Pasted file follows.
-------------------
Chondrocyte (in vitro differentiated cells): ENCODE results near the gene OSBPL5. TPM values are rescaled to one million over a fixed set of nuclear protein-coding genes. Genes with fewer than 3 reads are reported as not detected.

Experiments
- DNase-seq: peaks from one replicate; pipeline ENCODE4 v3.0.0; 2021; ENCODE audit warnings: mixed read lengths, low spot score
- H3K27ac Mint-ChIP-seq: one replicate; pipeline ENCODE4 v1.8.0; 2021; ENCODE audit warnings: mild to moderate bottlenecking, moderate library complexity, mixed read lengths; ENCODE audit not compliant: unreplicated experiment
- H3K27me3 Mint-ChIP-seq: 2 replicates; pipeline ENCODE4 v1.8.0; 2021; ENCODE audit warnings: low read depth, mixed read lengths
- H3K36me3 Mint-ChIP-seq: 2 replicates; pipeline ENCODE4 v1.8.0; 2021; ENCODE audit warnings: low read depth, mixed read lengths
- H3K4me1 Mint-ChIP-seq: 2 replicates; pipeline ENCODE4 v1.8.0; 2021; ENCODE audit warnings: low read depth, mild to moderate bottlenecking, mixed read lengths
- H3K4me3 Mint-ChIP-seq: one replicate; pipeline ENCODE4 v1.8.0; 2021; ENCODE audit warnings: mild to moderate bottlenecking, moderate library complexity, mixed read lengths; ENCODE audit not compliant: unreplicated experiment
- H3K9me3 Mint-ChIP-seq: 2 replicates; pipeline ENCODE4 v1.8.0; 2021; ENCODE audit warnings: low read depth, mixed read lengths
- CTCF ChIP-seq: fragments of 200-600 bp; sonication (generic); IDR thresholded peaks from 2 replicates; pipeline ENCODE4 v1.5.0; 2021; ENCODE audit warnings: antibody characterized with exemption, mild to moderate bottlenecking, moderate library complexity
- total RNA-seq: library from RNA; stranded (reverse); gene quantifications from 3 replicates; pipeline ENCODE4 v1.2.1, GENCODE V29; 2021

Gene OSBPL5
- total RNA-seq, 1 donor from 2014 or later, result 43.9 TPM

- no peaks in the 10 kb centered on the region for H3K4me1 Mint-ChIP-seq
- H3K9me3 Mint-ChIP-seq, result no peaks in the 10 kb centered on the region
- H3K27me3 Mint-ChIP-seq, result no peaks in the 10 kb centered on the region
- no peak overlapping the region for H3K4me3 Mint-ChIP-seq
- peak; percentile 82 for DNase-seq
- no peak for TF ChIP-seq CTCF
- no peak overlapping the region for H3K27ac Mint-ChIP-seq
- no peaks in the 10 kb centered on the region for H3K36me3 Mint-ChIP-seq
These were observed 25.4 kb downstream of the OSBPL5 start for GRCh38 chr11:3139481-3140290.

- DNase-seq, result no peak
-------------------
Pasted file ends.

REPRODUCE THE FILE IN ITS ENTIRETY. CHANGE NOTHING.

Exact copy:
Chondrocyte (in vitro differentiated cells): ENCODE results near the gene OSBPL5. TPM values are rescaled to one million over a fixed set of nuclear protein-coding genes. Genes with fewer than 3 reads are reported as not detected.

Experiments
- DNase-seq: peaks from one replicate; pipeline ENCODE4 v3.0.0; 2021; ENCODE audit warnings: mixed read lengths, low spot score
- H3K27ac Mint-ChIP-seq: one replicate; pipeline ENCODE4 v1.8.0; 2021; ENCODE audit warnings: mild to moderate bottlenecking, moderate library complexity, mixed read lengths; ENCODE audit not compliant: unreplicated experiment
- H3K27me3 Mint-ChIP-seq: 2 replicates; pipeline ENCODE4 v1.8.0; 2021; ENCODE audit warnings: low read depth, mixed read lengths
- H3K36me3 Mint-ChIP-seq: 2 replicates; pipeline ENCODE4 v1.8.0; 2021; ENCODE audit warnings: low read depth, mixed read lengths
- H3K4me1 Mint-ChIP-seq: 2 replicates; pipeline ENCODE4 v1.8.0; 2021; ENCODE audit warnings: low read depth, mild to moderate bottlenecking, mixed read lengths
- H3K4me3 Mint-ChIP-seq: one replicate; pipeline ENCODE4 v1.8.0; 2021; ENCODE audit warnings: mild to moderate bottlenecking, moderate library complexity, mixed read lengths; ENCODE audit not compliant: unreplicated experiment
- H3K9me3 Mint-ChIP-seq: 2 replicates; pipeline ENCODE4 v1.8.0; 2021; ENCODE audit warnings: low read depth, mixed read lengths
- CTCF ChIP-seq: fragments of 200-600 bp; sonication (generic); IDR thresholded peaks from 2 replicates; pipeline ENCODE4 v1.5.0; 2021; ENCODE audit warnings: antibody characterized with exemption, mild to moderate bottlenecking, moderate library complexity
- total RNA-seq: library from RNA; stranded (reverse); gene quantifications from 3 replicates; pipeline ENCODE4 v1.2.1, GENCODE V29; 2021

Gene OSBPL5
- total RNA-seq, 1 donor from 2014 or later, result 43.9 TPM

- no peaks in the 10 kb centered on the region for H3K4me1 Mint-ChIP-seq
- H3K9me3 Mint-ChIP-seq, result no peaks in the 10 kb centered on the region
- H3K27me3 Mint-ChIP-seq, result no peaks in the 10 kb centered on the region
- no peak overlapping the region for H3K4me3 Mint-ChIP-seq
- peak; percentile 82 for DNase-seq
- no peak for TF ChIP-seq CTCF
- no peak overlapping the region for H3K27ac Mint-ChIP-seq
- no peaks in the 10 kb centered on the region for H3K36me3 Mint-ChIP-seq
These were observed 25.4 kb downstream of the OSBPL5 start for GRCh38 chr11:3139481-3140290.

- DNase-seq, result no peak